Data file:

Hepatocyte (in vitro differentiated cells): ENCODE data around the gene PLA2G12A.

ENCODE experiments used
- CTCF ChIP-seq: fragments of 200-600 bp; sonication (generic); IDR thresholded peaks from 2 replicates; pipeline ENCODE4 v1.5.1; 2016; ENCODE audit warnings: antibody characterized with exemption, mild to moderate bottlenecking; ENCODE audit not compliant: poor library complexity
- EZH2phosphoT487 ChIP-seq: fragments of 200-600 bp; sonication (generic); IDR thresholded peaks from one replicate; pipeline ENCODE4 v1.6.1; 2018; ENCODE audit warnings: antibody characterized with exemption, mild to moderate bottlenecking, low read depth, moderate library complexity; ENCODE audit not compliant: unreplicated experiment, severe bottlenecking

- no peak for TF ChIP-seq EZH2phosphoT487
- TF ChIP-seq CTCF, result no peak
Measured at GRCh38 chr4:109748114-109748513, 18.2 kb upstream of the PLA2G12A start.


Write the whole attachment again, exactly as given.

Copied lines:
Hepatocyte (in vitro differentiated cells): ENCODE data around the gene PLA2G12A.

ENCODE experiments used
- CTCF ChIP-seq: fragments of 200-600 bp; sonication (generic); IDR thresholded peaks from 2 replicates; pipeline ENCODE4 v1.5.1; 2016; ENCODE audit warnings: antibody characterized with exemption, mild to moderate bottlenecking; ENCODE audit not compliant: poor library complexity
- EZH2phosphoT487 ChIP-seq: fragments of 200-600 bp; sonication (generic); IDR thresholded peaks from one replicate; pipeline ENCODE4 v1.6.1; 2018; ENCODE audit warnings: antibody characterized with exemption, mild to moderate bottlenecking, low read depth, moderate library complexity; ENCODE audit not compliant: unreplicated experiment, severe bottlenecking

- no peak for TF ChIP-seq EZH2phosphoT487
- TF ChIP-seq CTCF, result no peak
Measured at GRCh38 chr4:109748114-109748513, 18.2 kb upstream of the PLA2G12A start.